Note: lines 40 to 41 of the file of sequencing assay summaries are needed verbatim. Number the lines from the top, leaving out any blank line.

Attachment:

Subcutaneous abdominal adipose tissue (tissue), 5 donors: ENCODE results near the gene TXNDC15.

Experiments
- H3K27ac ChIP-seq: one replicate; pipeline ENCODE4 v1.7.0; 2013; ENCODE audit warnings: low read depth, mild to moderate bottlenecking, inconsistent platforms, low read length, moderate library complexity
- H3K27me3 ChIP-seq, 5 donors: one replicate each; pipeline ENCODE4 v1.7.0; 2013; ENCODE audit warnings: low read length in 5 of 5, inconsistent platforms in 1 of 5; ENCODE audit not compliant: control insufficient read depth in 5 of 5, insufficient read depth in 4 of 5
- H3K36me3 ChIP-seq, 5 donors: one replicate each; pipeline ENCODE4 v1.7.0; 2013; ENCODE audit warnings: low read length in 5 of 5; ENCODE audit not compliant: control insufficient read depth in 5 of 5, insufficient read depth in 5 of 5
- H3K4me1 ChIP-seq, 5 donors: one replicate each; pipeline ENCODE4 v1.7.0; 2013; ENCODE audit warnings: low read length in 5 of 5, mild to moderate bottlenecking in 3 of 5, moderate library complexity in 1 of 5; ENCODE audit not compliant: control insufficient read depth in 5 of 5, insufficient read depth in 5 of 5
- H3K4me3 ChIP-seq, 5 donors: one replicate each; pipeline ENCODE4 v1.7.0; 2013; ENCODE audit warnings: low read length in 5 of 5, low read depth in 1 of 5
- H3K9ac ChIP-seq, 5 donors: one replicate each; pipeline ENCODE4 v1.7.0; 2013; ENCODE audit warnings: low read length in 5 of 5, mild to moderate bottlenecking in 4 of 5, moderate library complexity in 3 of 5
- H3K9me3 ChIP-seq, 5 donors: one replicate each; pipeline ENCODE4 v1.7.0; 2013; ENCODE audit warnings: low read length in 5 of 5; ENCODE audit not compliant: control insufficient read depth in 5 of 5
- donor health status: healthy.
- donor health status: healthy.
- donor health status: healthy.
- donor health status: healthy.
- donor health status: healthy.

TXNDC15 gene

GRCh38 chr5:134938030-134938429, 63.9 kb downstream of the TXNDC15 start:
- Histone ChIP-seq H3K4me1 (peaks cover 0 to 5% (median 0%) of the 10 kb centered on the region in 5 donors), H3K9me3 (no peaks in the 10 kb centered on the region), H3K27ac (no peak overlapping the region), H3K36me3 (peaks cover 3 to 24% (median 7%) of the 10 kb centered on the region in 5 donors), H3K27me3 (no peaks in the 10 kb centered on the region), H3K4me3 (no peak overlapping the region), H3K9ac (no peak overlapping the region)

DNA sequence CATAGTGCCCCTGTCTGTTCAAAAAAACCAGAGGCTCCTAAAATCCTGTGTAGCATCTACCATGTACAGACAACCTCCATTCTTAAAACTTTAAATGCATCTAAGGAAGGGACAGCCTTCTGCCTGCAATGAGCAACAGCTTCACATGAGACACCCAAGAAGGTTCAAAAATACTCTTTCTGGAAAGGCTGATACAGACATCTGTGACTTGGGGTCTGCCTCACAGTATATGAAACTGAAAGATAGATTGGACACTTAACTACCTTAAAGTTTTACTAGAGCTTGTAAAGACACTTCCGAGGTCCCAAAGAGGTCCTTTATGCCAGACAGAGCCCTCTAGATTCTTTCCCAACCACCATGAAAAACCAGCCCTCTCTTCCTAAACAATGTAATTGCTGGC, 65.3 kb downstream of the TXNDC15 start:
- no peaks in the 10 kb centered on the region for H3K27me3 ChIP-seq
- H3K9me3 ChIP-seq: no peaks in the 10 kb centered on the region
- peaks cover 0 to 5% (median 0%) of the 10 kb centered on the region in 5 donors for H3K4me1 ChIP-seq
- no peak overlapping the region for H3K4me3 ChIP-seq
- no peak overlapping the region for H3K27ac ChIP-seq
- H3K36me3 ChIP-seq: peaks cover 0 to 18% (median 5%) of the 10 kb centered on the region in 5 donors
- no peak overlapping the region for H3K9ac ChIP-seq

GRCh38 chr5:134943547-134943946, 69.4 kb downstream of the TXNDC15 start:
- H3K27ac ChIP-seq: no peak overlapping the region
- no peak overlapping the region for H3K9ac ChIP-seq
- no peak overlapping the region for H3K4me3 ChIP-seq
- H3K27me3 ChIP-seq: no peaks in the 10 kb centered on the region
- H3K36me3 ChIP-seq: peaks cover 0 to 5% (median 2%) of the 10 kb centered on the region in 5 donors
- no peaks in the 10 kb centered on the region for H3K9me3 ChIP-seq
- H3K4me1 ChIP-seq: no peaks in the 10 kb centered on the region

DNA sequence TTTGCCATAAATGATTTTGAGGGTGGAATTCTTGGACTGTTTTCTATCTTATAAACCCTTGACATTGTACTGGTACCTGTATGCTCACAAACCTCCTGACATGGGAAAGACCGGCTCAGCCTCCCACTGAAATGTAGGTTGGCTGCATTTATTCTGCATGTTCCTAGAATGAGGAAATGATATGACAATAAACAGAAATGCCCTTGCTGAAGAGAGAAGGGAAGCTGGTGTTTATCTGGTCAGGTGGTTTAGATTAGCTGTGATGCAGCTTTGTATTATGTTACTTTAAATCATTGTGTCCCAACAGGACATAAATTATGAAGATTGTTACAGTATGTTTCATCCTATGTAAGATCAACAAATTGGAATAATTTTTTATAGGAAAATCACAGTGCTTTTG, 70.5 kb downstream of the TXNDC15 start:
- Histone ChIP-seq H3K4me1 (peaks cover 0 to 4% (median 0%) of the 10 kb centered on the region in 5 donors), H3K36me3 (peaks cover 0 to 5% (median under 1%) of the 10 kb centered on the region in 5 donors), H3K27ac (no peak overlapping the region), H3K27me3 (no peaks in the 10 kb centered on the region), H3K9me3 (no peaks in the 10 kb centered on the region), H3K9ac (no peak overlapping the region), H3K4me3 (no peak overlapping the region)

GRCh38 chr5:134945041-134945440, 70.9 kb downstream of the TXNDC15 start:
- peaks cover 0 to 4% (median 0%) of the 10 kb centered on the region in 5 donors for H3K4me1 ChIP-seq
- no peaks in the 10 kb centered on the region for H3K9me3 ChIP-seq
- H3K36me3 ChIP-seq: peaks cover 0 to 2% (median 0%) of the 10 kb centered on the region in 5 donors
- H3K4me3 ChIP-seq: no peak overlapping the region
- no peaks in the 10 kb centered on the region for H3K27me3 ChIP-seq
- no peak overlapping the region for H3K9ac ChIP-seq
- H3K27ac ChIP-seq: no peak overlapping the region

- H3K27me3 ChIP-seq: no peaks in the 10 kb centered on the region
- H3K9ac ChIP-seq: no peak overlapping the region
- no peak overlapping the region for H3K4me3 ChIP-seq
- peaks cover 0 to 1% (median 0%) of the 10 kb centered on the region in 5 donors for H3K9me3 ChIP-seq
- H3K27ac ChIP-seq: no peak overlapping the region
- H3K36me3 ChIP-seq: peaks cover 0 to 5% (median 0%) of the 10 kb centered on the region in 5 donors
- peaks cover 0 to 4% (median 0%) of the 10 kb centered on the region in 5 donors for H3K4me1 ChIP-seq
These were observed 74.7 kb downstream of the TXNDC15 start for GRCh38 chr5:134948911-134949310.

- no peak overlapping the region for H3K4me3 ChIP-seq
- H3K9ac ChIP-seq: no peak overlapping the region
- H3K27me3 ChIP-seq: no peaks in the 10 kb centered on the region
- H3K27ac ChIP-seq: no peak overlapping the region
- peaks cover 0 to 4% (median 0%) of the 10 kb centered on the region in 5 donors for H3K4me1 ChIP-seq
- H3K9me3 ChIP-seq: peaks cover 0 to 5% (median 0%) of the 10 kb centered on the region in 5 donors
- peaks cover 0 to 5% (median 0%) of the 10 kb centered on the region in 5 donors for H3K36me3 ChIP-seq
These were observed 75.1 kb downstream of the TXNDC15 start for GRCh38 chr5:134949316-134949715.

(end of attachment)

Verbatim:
- H3K4me3 ChIP-seq: no peak overlapping the region
- no peaks in the 10 kb centered on the region for H3K27me3 ChIP-seq